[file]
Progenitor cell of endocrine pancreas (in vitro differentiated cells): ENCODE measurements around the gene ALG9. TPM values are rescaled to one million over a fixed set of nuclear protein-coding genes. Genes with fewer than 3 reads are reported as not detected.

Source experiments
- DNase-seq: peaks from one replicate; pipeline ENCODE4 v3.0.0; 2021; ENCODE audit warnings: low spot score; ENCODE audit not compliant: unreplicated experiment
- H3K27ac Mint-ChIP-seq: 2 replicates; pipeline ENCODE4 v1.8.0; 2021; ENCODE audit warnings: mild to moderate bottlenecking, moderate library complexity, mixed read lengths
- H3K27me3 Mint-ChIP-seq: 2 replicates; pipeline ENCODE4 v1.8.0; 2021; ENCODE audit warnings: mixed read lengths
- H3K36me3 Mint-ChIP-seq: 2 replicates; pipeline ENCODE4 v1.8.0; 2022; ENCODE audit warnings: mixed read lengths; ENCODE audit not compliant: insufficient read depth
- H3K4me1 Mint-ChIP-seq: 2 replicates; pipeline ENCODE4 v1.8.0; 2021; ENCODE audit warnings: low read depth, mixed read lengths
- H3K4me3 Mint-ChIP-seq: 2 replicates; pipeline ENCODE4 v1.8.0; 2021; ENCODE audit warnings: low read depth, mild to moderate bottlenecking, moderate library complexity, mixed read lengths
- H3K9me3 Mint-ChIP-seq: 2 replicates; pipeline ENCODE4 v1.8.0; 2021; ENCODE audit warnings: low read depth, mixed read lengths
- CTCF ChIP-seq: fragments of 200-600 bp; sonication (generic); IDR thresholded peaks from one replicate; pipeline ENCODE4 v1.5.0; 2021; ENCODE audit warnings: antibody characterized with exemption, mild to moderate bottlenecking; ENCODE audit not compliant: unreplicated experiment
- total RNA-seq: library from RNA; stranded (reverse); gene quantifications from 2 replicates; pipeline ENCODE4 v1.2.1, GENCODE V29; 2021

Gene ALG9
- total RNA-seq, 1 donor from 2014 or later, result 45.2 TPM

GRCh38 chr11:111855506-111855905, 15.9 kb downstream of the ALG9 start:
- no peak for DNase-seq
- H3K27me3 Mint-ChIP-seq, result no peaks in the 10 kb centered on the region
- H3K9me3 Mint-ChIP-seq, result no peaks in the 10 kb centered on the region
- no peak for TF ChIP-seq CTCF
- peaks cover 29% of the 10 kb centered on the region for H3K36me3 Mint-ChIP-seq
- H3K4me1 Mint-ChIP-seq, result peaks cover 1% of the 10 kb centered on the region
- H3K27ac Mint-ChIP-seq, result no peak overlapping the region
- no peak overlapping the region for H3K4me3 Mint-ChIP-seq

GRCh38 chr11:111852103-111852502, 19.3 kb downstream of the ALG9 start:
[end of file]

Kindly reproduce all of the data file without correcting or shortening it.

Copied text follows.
Progenitor cell of endocrine pancreas (in vitro differentiated cells): ENCODE measurements around the gene ALG9. TPM values are rescaled to one million over a fixed set of nuclear protein-coding genes. Genes with fewer than 3 reads are reported as not detected.

Source experiments
- DNase-seq: peaks from one replicate; pipeline ENCODE4 v3.0.0; 2021; ENCODE audit warnings: low spot score; ENCODE audit not compliant: unreplicated experiment
- H3K27ac Mint-ChIP-seq: 2 replicates; pipeline ENCODE4 v1.8.0; 2021; ENCODE audit warnings: mild to moderate bottlenecking, moderate library complexity, mixed read lengths
- H3K27me3 Mint-ChIP-seq: 2 replicates; pipeline ENCODE4 v1.8.0; 2021; ENCODE audit warnings: mixed read lengths
- H3K36me3 Mint-ChIP-seq: 2 replicates; pipeline ENCODE4 v1.8.0; 2022; ENCODE audit warnings: mixed read lengths; ENCODE audit not compliant: insufficient read depth
- H3K4me1 Mint-ChIP-seq: 2 replicates; pipeline ENCODE4 v1.8.0; 2021; ENCODE audit warnings: low read depth, mixed read lengths
- H3K4me3 Mint-ChIP-seq: 2 replicates; pipeline ENCODE4 v1.8.0; 2021; ENCODE audit warnings: low read depth, mild to moderate bottlenecking, moderate library complexity, mixed read lengths
- H3K9me3 Mint-ChIP-seq: 2 replicates; pipeline ENCODE4 v1.8.0; 2021; ENCODE audit warnings: low read depth, mixed read lengths
- CTCF ChIP-seq: fragments of 200-600 bp; sonication (generic); IDR thresholded peaks from one replicate; pipeline ENCODE4 v1.5.0; 2021; ENCODE audit warnings: antibody characterized with exemption, mild to moderate bottlenecking; ENCODE audit not compliant: unreplicated experiment
- total RNA-seq: library from RNA; stranded (reverse); gene quantifications from 2 replicates; pipeline ENCODE4 v1.2.1, GENCODE V29; 2021

Gene ALG9
- total RNA-seq, 1 donor from 2014 or later, result 45.2 TPM

GRCh38 chr11:111855506-111855905, 15.9 kb downstream of the ALG9 start:
- no peak for DNase-seq
- H3K27me3 Mint-ChIP-seq, result no peaks in the 10 kb centered on the region
- H3K9me3 Mint-ChIP-seq, result no peaks in the 10 kb centered on the region
- no peak for TF ChIP-seq CTCF
- peaks cover 29% of the 10 kb centered on the region for H3K36me3 Mint-ChIP-seq
- H3K4me1 Mint-ChIP-seq, result peaks cover 1% of the 10 kb centered on the region
- H3K27ac Mint-ChIP-seq, result no peak overlapping the region
- no peak overlapping the region for H3K4me3 Mint-ChIP-seq

GRCh38 chr11:111852103-111852502, 19.3 kb downstream of the ALG9 start: